Tuesday, June 8, 2010

Hortulus Decorus

I've been holding off on doing this post. I know none of you care, but let's talk about my garden!

It looks just like this!!!

(Not at all actually)

The terracotta urns are doing quite well, the moss has taken and the ferns are giganticus.  The dichondra took well too, and is oozing its way down to the ground.  The escargot rex begonias look like an under-the-sea creature! A friendly old fella (ask ANYone questions!) told me to prune my rose bush RIGHT NOW, back in early May. I want to send him a bouquet of my most bodacious looking roses.  What a difference!

On the "potted eating things from seed experiment", the mesclun grew like a pubescent boy as did the nasturtiums, but the basil is still lagging behind.  I haven't given up, but let's say there is a bigger, bolder bought basil on the other side of the deck away from view. 

The perennials are quite well, thank you, but are such independent thinkers I let them do their own thing. 

I also let the wild rose go a little crazy, as with this viney thing, which now is blooming the most beautiful flowers!

-Drum Roll-

Reader(s) of this blog, know how I've bitched and moaned about my lavender not growing.  I'd ask many an experienc'd gardener, and they'd grab their stomachs, roll their heads back and guffaw at me.  "Lavender?  In New England?!  Nearly impossible."  Some were friendly and say add lime.  I read to add gravel.  I did all this, along with singing songs at bedtime, playing cat's cradle and watering with my salty tears.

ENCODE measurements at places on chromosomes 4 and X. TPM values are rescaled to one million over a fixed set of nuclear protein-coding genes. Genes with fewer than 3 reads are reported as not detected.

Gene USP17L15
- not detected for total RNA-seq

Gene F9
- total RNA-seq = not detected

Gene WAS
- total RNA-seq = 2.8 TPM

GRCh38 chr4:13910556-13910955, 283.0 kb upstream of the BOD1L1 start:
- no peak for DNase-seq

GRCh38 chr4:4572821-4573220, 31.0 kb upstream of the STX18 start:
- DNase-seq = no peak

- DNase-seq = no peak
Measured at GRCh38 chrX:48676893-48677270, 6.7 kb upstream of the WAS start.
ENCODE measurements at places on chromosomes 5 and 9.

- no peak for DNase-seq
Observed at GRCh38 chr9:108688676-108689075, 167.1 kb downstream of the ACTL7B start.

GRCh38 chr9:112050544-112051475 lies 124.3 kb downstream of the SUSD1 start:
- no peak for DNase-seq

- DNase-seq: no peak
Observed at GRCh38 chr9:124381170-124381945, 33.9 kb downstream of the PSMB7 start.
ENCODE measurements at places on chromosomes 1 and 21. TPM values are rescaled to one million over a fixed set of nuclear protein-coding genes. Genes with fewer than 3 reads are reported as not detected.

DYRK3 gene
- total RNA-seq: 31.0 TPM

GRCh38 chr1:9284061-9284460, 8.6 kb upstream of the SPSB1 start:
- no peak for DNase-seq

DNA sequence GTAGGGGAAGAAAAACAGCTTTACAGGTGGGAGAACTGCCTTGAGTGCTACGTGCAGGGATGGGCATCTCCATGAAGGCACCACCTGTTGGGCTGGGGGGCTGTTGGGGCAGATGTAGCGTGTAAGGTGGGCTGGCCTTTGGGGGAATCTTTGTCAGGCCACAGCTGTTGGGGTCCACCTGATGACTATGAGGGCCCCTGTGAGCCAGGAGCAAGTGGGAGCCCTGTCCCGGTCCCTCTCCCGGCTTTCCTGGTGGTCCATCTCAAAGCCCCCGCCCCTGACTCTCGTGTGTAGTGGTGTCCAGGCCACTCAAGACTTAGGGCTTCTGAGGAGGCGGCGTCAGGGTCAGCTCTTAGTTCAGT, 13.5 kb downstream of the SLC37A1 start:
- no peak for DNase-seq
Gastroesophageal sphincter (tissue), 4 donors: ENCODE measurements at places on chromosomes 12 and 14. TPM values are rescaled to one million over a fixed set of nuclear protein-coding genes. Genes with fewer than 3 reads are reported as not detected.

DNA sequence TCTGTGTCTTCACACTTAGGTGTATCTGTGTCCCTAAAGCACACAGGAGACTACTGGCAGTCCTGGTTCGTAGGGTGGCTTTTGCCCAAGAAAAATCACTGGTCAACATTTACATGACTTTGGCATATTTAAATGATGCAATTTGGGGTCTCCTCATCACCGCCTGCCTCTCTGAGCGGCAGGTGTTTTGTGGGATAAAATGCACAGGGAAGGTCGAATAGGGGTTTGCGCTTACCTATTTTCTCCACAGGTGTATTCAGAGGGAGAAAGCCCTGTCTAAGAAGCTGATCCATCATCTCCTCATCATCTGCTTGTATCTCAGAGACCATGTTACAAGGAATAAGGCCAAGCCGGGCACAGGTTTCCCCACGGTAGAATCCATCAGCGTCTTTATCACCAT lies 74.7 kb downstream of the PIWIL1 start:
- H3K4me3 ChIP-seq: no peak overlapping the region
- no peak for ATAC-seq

But I felt it was no use.  Until...I came back from my trip.  I threw my suitcase down, ran outside and looked down on it.  It's no use!, it looked all ratty and grassy.  And yet I wonder, I thought.  Ratty?  Actually rather verdant...and that's not grass, those are the stems to the THOUSANDS (OK tens) of buds!!!  Not only that, the lavender hath grown in girth and might!  It's....a BUSH! 

So that's that for now...bear with me.  As aan amateur gardener any little improvement is so exciting for me.
 And for the record, when I have children, they will be the only smart ones in the Universe.


La Bonne Vivante said...

Yay, healthy northerly lavender! An accomplishment indeed! I salute you, sir.

Anonymous said...


The Down East Dilettante said...

Lavender is tough in New England, no doubt about it...but any is better than none, yes?

Garden sounds lovely.

W.E. said...

Amazing what a shower of salty tears can produce dear Daniel-Halifax. Sounds like your garden may rival the one in the photograph...perhaps you can tease us with a photo or two?

DM said...

LBV...Thank you!
Lenny...That was for you.
DED...I'm hoping there will be lots and lots and lots! Ill send you a home made soap if all ends well.
W.E. Indeed, salty tears are a cure all for many things. I promise some photos soon. You see, I still you real film, so it takes me a bit longer than normal.

DM said...


The Down East Dilettante said...

Real film? That's so elegantly old fashioned. I too nearly 300 pics today, a luxury I could never afford before the digital age---one after another for future posts.

I forgot to mention how much I like saying Dichondra. Dichondra, dichondra, dichondra. Does that make make me a dichondramainiac?

DM said...

haha! I think it does...i guess I'm a dichondramainiac took. I like to say it with my eyes rolled back and half closed in a husky Bacall manner.

Christina @ Fashion's Most Wanted said...

I really enjoyed reading that. I bought some lavender a few weeks ago but it's been so hot here the poor things are frazzled. I feel very guilty that I didn't water them enough and will have to contend myself with replacing them and making more effort with the next batch... xx

DM said...

Someone told me not to water them ever, but then I wonder, isn't it in the rainy UK where lavender is the most beautiful?